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Ravenous Chupacabra and Plaguecrafter give us two removal spells that come attached to blinkable bodies. Ravenous Chupacabra is pretty simple: it comes down and kills our opponent's best creature, and then it kills another creature after it is exiled and returns to the battlefield with Lumbering Battlement. Meanwhile, Plaguecrafter isn't quite as good at killing creatures as Ravenous Chupacabra since our opponent loses their worst creature rather than their best, but it makes up for this by having a lot of additional value. First, Ravenous Chupacabra is pretty lacking against control decks without many creatures, but Plaguecrafter is great since it can also force our opponent to sacrifice a planeswalker, and in the worst case, it still does something if our opponent's battlefield is empty by making them discard a card. Second, and perhaps even more importantly, Plaguecrafter gives us a way to kill our own Lumbering Battlement if we need to get back all of the exiled creatures hidden beneath it by allowing us to sacrifice one of our own creatures. Together, Ravenous Chupacabra and Plaguecrafter are a devastating combo for creature-based decks, giving us a ton of two-for-one removal to eat through our opponent's threats.

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Basilica Bell-Haunt is one of the most underrated cards in Standard. It's the best card in our deck against aggressive decks, where the combination of us gaining three life, our opponent discarding a card, and a 3/4 body on the battlefield often ends up gaining us somewhere between six and nine life, which is a huge swing in our favor. Meanwhile, while not as good against control, forcing our opponent to discard a card and leaving behind a mostly on-curve body is still fine. It also just so happens that Basilica Bell-Haunt curves perfectly into Lumbering Battlement, making it a fine choice to exile and eventually return to the battlefield. Oh yeah, and it's also one of the best creatures we have if we manage to assemble the infinite Lumbering Battlement loop, since if we can blink it an infinite number of times, we not only gain infinite life but also force our opponent to discard their entire hand, which pretty much guarantees we'll win the game from any board state.

Other Stuff

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While Knight of Grace and Midnight Reaper don't have enters-the-battlefield abilities or work especially well with Lumbering Battlement, they are solid curve fillers in Orzhov Blink. Knight of Grace gives us a two-drop that is great on defense, as a 3/2 with first strike (most of the time) that also dodges a meaningful amount of removal against decks like Golgari and Sultai. Meanwhile, Midnight Reaper gives us a source of card advantage as our creatures die or trade-off in combat that keeps us digging through our deck for more action and eventually Lumbering Battlement to close out the game.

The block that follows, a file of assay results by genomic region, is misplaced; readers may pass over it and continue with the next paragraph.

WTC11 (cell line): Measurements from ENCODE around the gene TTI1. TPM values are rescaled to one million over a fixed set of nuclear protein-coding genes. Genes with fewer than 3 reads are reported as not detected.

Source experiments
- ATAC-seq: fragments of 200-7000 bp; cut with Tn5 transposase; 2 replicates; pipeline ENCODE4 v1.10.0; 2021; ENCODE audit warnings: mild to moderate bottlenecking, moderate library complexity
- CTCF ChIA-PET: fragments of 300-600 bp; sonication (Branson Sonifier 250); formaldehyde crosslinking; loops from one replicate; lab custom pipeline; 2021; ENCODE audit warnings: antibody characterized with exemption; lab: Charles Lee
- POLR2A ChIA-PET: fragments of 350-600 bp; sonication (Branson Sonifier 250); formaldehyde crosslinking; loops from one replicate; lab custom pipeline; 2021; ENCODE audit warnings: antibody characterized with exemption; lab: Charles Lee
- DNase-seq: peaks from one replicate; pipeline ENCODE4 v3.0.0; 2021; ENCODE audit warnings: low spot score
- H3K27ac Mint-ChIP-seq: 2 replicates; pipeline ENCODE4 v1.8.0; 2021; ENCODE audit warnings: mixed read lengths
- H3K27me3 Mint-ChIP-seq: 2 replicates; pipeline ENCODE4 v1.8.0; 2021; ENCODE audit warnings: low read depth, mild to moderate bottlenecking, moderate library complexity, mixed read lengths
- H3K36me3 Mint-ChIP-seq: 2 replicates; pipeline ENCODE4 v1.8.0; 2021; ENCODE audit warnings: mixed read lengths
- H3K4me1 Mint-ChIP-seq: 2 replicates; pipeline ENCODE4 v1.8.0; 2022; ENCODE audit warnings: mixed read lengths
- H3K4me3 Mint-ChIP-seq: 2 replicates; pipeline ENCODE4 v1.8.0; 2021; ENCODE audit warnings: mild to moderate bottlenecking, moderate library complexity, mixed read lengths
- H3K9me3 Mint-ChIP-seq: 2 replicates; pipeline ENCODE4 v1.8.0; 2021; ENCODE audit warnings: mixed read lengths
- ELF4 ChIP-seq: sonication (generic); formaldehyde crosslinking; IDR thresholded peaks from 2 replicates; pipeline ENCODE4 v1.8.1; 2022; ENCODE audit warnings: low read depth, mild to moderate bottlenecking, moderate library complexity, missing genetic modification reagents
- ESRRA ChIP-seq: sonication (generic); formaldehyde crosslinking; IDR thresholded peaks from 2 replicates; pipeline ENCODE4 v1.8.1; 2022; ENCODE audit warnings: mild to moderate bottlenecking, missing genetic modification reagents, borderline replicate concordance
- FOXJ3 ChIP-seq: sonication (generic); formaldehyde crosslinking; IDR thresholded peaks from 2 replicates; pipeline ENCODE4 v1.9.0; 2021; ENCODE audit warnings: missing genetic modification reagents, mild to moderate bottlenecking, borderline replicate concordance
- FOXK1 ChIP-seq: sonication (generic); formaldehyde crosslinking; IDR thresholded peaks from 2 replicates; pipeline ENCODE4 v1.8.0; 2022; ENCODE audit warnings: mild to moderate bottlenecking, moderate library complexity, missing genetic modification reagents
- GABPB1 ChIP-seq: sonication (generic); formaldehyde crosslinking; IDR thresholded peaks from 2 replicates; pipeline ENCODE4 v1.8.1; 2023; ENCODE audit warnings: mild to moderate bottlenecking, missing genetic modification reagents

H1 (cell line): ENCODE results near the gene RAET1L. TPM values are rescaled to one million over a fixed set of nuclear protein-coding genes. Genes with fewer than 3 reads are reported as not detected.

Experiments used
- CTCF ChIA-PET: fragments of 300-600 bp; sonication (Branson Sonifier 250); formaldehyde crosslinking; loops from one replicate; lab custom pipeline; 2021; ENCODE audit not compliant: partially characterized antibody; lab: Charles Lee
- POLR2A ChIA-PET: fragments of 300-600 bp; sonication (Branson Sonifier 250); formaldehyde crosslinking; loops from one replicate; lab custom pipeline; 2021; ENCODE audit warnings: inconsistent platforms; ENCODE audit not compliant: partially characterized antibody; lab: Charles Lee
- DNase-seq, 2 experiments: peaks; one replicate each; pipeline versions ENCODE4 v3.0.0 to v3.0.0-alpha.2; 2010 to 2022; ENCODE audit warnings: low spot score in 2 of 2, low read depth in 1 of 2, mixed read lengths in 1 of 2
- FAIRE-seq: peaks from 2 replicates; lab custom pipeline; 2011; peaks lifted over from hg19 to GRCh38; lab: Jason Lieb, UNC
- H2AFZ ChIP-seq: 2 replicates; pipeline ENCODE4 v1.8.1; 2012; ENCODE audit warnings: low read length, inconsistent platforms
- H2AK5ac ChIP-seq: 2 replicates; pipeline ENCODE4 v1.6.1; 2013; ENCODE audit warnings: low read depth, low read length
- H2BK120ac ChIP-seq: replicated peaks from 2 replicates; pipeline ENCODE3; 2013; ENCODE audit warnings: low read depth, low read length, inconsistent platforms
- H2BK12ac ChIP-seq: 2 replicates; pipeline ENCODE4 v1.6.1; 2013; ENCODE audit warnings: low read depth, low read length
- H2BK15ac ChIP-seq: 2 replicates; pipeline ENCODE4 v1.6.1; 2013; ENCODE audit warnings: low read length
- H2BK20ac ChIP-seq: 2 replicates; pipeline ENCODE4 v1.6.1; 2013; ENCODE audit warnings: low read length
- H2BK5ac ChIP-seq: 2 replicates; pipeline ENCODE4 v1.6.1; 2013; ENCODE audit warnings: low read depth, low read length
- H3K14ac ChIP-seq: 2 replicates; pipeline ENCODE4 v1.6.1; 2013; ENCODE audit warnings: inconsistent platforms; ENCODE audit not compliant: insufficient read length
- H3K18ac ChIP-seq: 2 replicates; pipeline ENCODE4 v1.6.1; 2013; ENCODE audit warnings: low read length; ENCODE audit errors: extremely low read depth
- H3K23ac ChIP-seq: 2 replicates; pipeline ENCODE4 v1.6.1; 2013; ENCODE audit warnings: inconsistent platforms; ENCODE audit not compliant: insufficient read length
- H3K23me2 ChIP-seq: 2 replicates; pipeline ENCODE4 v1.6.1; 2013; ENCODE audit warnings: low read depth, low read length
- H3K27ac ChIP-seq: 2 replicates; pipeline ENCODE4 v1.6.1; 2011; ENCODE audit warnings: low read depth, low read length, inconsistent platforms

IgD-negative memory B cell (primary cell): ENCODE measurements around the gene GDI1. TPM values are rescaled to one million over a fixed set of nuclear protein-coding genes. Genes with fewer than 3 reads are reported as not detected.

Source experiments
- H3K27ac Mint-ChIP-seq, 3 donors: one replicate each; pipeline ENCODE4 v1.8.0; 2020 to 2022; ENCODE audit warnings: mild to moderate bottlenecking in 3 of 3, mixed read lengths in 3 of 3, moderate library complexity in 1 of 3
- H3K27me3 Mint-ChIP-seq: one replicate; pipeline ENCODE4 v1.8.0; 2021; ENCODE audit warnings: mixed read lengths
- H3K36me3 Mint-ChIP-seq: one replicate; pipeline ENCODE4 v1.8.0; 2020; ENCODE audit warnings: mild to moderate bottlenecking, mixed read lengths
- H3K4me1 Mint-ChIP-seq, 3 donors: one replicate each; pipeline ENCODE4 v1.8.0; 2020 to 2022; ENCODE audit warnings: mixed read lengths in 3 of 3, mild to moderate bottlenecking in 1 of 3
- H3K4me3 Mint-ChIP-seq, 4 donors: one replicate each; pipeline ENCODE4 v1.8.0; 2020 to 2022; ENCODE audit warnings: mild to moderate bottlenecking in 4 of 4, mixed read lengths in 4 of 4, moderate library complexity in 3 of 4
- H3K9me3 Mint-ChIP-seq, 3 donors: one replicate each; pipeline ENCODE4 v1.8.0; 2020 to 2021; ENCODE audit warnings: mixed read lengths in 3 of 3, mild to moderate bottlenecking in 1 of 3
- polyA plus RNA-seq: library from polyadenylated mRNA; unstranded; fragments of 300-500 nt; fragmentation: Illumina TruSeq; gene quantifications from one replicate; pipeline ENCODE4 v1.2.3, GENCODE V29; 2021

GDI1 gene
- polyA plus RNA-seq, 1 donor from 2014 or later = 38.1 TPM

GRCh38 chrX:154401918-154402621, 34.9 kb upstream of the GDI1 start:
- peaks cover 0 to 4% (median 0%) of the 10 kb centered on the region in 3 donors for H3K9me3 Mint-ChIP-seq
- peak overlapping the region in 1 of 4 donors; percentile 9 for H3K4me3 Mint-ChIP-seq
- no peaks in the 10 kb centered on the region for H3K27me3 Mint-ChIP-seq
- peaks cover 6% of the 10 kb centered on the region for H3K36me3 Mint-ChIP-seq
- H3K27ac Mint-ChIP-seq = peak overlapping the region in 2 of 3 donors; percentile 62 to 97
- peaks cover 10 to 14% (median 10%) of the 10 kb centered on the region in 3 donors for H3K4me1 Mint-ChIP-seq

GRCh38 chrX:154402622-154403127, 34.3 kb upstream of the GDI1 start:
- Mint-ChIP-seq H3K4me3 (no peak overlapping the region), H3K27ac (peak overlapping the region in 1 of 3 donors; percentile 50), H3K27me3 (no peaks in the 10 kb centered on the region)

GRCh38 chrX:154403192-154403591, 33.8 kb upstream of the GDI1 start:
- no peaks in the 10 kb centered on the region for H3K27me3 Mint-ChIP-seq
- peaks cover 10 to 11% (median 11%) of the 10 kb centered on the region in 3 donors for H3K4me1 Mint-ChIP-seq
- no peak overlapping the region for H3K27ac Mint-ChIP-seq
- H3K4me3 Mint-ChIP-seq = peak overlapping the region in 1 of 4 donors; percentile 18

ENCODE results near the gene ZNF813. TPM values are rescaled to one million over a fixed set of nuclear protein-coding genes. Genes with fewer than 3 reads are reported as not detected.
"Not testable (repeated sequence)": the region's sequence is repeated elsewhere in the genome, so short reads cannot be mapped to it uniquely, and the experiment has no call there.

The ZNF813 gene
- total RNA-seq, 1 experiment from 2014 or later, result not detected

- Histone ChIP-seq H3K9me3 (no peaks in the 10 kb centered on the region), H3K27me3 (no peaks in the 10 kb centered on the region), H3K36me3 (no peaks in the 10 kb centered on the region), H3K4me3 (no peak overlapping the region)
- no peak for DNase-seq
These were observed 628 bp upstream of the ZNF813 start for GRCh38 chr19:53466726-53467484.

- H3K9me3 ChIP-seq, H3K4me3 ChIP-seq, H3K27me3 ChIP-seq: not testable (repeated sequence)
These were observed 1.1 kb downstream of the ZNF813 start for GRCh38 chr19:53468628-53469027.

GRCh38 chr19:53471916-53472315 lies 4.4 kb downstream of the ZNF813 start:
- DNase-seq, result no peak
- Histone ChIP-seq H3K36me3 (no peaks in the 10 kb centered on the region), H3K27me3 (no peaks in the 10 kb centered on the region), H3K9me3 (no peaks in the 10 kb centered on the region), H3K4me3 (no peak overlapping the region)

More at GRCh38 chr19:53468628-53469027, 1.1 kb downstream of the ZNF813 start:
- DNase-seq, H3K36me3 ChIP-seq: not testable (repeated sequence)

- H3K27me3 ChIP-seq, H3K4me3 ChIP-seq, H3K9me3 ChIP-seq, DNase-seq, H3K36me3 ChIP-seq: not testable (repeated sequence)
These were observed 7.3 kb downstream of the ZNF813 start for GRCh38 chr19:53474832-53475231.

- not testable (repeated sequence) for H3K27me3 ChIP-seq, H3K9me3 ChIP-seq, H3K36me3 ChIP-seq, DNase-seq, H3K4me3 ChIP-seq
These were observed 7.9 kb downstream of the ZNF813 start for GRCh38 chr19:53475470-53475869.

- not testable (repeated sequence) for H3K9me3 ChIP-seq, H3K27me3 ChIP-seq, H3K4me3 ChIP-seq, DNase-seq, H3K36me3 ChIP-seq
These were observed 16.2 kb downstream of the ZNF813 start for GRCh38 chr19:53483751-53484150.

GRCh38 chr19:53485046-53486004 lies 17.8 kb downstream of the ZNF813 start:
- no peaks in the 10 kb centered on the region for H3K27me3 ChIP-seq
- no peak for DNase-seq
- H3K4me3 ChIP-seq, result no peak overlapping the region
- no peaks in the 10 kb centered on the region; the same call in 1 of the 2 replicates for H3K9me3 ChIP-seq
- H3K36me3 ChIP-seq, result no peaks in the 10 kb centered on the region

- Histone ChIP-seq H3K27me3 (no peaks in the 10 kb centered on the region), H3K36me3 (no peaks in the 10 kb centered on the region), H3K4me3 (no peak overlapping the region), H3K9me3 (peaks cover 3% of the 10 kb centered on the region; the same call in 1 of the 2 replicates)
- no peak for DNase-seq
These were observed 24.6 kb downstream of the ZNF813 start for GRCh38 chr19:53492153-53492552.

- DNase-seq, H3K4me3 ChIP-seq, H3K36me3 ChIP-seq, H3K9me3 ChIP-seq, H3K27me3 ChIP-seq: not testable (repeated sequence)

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The Eldest Reborn and The Immortal Sun do two really important things for our deck. First, they give us even more grindy card advantage, with The Eldest Reborn ending up a three-for-one if it sticks on the battlefield until the third lore counter and The Immortal Sun giving us a personal Howling Mine. Second, both cards help shore up one of Orzhov Blink's big weaknesses: planeswalkers. The main idea of Orzhov Blink is to grind out incremental value, and while we're really good at dealing with creatures, because most of our creatures are pretty small and lack evasion, our deck is pretty bad at pressuring opposing planeswalkers. A Vraska or Teferi, Hero of Dominaria sitting on the battlefield for a few turns can undo our card advantage plan and allow our opponent to fight through our incremental value. The Eldest Reborn gives us another planeswalker removal spell, assuming we can keep the board clean of creatures, and The Immortal Sun is basically a wrath for planeswalkers as long as it stays on the battlefield.

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Last but not least is Mortify, which we've talked about many times before. If you're in white and black, Mortify is perhaps the best removal spell in Standard, since along with killing creatures, it can take down Wilderness Reclamation and Search for Azcanta against control, where other removal spells like Cast Down and Seal Away are mostly dead cards. As such, it's the perfect removal spell for Orzhov Blink to back up all of our creature-based removal.